Friday, September 16, 2011

Anecdote 57

Animal Anecdote 57

Sometimes it takes time to define just what a friend is. That was the case with Glover. He would do anything for me or so he said. He was remarkable in his contacts. When my station needed new tires at a time when it was difficult for me to get away he offered to get the tires as a gift- someone owed him a favor. In an hour he was back with the car newly shod. He had told mutual friends that I would do anything for him. That’s how thick our friendship was. He would bring animals to me from owners that no way could afford the necessary services such as inoculations and even minor surgery that I was pleased to perform for needy. Later I found most were not needy.
We were landscaping our new house and he could get just the young white pine and blue spruce we needed. When did we want them? He arrived with a flat bed trailer load with a dozen of each species that were shoulder high young trees. I had expected 10 inch tall trees. He even helped dig holes and plant them.
Then one day I had a question as to his ethics. Would I give him a statement that his pet snakes were harmless as someone had reported him as having some dangerous snakes? He had mentioned to me that he had permission to keep his venomous specimens several of which I had treated and they were deadly species. I asked who had given him permission and he said, never mind and it was forgotten.
One day he came in unannounced with of all things a young male African Lion and asked me if I would keep it for him for a few days until he returned. I was pleased to care for a species I had never had as a patient before. The poor animal had rickets I presumed from feeding the likes of hamburger with no calcium. I had some dead rodents in my freezer for snake food and bought some chickens to feed bones and feathers. A day after his arrival the papers reported the theft of a young African Lion from an auto agency where one had been illegally displayed as an ad stunt and a legal arm of the state of Conn. was investigating the animal’s whereabouts.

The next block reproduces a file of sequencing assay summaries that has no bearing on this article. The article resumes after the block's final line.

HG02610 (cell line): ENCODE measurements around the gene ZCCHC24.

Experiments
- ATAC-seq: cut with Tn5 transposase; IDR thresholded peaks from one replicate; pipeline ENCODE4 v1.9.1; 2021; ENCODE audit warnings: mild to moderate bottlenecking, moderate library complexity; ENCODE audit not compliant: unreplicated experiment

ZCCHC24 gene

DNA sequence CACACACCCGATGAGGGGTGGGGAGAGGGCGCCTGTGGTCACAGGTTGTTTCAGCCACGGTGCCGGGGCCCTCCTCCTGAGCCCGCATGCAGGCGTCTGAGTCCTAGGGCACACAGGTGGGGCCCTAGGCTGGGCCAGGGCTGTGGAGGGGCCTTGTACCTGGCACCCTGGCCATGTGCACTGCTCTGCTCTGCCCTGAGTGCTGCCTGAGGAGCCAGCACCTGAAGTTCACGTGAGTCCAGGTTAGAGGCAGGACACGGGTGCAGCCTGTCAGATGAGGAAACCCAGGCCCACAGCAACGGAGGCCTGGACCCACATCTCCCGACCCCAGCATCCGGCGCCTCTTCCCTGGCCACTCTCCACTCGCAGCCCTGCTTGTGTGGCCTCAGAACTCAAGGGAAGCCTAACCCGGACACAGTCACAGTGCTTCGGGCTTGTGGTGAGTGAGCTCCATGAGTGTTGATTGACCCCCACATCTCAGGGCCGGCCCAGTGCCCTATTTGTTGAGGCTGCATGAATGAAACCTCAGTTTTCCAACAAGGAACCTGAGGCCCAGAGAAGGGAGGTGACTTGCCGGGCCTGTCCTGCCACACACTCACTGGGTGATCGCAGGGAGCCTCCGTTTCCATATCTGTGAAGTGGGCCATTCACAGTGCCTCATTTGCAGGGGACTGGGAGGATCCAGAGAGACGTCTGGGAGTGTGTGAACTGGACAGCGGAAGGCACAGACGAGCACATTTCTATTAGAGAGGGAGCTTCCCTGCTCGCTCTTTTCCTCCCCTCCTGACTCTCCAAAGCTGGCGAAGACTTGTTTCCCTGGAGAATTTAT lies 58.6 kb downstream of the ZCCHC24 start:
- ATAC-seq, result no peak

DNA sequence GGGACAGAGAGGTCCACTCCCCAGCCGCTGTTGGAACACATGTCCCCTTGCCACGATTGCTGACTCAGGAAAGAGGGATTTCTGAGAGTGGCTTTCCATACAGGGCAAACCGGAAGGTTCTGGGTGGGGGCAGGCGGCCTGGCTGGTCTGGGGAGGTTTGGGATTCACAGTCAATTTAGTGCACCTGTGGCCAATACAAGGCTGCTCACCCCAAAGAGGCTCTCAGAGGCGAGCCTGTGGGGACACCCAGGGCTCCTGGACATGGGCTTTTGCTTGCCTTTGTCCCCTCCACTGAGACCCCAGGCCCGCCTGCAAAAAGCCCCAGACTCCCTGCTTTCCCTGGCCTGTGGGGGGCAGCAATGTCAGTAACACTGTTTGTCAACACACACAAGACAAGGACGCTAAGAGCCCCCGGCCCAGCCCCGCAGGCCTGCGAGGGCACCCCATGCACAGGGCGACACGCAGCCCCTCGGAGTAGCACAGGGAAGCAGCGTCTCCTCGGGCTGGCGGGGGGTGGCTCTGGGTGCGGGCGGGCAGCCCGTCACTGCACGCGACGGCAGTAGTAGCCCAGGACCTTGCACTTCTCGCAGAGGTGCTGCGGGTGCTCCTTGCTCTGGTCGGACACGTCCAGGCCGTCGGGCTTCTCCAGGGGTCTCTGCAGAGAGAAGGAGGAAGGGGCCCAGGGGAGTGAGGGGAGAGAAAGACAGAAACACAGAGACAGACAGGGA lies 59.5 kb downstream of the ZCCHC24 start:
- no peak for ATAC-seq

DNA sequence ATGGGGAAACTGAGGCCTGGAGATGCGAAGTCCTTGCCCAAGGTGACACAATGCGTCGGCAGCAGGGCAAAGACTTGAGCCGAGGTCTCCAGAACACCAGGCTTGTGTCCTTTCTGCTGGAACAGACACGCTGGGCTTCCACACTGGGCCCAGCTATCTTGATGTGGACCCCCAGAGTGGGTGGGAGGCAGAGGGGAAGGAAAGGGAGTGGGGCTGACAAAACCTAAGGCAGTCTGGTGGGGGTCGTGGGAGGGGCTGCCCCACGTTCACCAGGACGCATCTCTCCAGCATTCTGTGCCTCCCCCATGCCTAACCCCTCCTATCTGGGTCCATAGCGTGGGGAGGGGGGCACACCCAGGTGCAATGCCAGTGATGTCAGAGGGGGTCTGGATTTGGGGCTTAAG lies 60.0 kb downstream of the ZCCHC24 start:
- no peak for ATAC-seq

Glover was nowhere to be found and I phoned the authorities who arrived promptly.
Having no idea how to care for the Lion they asked if I would care for him until they could resolve the case. That Lion was the size of a beagle dog and had a huge appetite and we could almost see it growing from day to day. A week passed when one day I returned from lunch and there was a van with the logo and letters of our local TV station and Glover hugging the critter and giving a lecture about how he had become the owner.
So I was left with a hot lion as it was announced the creature may have been the one that disappeared from a roadside nature center shortly before it came to me. That was the last contact I had with Glover but not with some of his kindness. A year later a tire salesman arrived to ask his whereabouts as he owed $200 for a set of tires for a station wagon.
Then came a horticulturist who was looking for Glover to collect $300 for trees Glover had purchased from him. As far as the lion, my help called Tiger, a friendly client checked around and convinced the Bush Gardens in Florida to adopt him and a large wire crate arrived to send Tiger there. By thwen he was the size of a Great Dane. So ended my adventure with a “friend” I have not heard of since.

Next time poison ivy anyone? 652 words

1 comment:

  1. Hi Doc,
    Why haven't you posted in awhile?
    Bill Tanski
    Medford, NJ